All The Money in the World director Ridley Scott has been doing loads of interviews over the last 12 days or so. In itself, his herculean feat of shooting new scenes with Christopher Plummer between 11.20 and 11.29 easily warrants a Best Director nomination. Will it happen? In a fair world, it would, but in the one we live in, probably not. The five likelies are Guillermo Del Toro (The Shape of Water), Christopher Nolan (Dunkirk), Martin McDonagh (Three Billboards Outside Ebbing, Missouri), Greta Gerwig (Lady Bird) and Steven Spielberg (The Post)…right? Which is why the Academy should break tradition and give Scott a special Oscar this year. I wouldn’t be hard — they’d just have to do it.
A friend writes: “I agree that the cigar-chomping, nose-to-the-grindstone ethic of Ridley Scott is something to be admired. But why is it that nobody asks him why his movies fall victim to a lack of humanity? There’s a kind of bloodless current that runs through his stuff, with agonizingly few exceptions. For a dude that smart, at what point does a shooter realize that without heart he’s…. well, a ‘shooter’? It’s great to make your schedule, nobody’s ever said ‘that was the best shooting schedule I’ve ever seen in my life.'”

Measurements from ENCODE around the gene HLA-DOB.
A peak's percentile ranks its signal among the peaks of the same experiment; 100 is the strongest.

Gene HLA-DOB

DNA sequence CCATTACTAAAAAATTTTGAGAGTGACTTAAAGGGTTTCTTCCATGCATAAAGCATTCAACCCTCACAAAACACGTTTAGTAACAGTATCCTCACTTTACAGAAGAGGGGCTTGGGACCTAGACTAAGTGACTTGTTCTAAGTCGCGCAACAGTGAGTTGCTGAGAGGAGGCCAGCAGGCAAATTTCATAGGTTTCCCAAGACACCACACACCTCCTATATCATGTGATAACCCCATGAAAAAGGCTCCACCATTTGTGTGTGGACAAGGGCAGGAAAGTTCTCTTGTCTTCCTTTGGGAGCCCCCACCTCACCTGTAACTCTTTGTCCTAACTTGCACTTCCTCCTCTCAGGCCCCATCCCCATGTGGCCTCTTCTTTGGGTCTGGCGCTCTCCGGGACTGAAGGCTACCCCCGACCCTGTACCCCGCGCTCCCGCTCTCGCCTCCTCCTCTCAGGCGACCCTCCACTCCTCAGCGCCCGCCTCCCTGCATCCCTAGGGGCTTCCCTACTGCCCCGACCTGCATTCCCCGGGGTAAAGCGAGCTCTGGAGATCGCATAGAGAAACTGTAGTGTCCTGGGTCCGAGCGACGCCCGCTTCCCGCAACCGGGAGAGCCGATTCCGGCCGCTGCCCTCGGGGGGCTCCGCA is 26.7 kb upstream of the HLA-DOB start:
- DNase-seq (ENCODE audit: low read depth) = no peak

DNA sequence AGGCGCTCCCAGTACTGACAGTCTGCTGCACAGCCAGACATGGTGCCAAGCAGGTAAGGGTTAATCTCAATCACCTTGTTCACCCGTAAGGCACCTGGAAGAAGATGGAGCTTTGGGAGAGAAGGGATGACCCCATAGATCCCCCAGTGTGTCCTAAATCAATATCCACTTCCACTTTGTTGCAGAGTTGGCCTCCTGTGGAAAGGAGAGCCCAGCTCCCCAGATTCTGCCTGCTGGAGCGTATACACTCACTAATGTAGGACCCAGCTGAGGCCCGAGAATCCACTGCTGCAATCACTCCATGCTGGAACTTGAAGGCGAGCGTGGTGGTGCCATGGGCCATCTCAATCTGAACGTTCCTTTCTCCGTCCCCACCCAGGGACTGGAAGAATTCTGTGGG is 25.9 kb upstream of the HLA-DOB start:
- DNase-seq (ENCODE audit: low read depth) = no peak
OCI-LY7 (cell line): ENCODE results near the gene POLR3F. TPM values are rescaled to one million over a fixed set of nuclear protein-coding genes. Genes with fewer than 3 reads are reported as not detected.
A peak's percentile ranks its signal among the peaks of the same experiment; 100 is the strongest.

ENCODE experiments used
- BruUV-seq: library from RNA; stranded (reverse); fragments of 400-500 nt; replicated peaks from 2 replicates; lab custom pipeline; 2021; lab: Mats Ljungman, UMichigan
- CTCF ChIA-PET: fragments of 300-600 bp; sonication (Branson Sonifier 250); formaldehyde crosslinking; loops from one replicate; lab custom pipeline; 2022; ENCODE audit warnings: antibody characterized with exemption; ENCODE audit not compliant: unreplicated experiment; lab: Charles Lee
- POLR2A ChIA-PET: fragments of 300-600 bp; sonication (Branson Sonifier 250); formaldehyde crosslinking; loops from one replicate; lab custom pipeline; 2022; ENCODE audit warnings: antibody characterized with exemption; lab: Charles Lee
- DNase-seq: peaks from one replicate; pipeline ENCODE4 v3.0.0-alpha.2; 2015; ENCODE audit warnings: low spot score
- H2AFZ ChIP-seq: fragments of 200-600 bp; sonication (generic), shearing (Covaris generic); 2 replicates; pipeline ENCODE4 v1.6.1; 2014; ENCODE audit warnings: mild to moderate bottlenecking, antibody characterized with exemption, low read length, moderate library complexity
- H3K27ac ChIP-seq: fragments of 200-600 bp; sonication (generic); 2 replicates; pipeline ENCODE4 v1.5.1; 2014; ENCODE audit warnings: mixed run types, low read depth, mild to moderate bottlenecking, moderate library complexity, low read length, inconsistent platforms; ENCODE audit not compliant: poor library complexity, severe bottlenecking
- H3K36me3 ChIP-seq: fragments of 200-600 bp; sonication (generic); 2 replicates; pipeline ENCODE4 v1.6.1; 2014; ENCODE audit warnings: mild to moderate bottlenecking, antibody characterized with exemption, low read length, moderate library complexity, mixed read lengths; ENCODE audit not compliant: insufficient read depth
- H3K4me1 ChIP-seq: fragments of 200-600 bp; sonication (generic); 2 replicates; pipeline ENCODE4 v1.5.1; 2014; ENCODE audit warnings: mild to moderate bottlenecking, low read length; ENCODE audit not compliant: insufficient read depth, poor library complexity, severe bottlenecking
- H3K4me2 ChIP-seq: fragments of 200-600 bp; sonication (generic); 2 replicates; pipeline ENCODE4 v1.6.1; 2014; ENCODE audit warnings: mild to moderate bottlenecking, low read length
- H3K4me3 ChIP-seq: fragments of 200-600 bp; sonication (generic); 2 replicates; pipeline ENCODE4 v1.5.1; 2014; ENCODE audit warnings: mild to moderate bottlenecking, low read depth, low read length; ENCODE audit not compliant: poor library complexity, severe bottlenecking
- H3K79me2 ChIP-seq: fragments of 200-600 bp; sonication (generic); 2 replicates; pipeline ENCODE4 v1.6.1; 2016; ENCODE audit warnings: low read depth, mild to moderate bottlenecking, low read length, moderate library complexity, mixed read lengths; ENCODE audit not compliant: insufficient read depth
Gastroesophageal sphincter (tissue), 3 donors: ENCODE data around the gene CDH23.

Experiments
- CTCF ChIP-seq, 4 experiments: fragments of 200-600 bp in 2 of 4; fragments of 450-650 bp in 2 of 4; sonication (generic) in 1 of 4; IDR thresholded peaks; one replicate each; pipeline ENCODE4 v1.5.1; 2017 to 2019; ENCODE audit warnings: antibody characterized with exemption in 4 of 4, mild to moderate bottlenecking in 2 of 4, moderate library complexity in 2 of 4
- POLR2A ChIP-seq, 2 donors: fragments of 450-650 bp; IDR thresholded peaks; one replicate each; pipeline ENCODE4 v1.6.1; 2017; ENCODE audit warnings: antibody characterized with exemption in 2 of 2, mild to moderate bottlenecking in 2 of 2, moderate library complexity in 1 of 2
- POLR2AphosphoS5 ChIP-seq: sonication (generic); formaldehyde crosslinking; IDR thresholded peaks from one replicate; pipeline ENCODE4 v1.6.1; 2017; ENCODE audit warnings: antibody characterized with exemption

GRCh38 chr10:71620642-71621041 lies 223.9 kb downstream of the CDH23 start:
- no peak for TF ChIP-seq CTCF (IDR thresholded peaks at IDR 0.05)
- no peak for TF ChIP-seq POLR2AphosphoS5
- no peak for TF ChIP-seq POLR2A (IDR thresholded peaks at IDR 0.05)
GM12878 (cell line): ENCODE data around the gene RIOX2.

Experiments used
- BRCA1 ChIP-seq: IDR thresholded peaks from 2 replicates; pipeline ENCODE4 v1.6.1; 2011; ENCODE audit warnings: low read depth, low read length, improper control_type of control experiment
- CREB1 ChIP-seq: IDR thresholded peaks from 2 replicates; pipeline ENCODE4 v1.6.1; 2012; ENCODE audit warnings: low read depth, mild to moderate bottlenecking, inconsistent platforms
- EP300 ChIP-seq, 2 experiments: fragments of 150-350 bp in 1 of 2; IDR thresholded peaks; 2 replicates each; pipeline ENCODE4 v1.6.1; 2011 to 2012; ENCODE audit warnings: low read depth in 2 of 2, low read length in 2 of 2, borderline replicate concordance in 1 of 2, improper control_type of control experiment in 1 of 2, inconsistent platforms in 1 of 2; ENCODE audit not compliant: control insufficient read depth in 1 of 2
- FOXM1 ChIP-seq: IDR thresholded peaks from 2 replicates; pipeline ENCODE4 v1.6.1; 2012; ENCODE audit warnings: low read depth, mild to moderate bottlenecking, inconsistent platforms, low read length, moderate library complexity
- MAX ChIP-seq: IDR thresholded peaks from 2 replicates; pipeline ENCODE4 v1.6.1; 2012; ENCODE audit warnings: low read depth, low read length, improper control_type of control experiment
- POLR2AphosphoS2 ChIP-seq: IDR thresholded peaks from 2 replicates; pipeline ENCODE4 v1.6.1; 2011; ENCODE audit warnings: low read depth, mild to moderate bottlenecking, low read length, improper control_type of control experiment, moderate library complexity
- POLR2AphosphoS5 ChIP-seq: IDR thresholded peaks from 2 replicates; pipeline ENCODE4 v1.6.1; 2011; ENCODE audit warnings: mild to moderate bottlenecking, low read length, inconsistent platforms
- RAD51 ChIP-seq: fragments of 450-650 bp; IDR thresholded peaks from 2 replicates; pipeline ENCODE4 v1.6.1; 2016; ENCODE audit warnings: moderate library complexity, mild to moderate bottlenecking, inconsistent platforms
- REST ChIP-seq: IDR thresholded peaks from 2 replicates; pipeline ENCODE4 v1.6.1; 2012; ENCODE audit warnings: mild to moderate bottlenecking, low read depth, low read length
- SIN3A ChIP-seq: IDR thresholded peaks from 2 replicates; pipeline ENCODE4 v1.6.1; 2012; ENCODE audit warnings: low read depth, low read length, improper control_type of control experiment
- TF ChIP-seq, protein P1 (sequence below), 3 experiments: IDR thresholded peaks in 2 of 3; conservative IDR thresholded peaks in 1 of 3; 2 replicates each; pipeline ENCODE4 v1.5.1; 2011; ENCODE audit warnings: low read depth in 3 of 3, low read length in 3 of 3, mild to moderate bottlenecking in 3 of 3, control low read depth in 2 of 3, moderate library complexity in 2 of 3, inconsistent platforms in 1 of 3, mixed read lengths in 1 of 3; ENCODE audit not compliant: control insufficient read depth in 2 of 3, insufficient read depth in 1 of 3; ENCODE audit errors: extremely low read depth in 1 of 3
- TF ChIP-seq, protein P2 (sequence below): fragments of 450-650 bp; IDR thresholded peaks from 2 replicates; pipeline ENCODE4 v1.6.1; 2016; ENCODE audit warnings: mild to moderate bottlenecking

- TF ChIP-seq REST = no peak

My reply: “Ridley’s always been a bit of a tough, gruff, flinty type. His movies are never about heart (can you think of one? Thelma and Louise maybe) but bold design, chops, irony, craft. In an oblique or backhanded way All The Money in the World is kind of a ‘heart’ movie because it’s all about a guy who refused to show one when his grandson was kidnapped, and so the void points to what should have been there. Because it’s focuses so much on the crucial absence of heart (except in the case of Michelle Williams‘ character), it’s about the importance of heart.”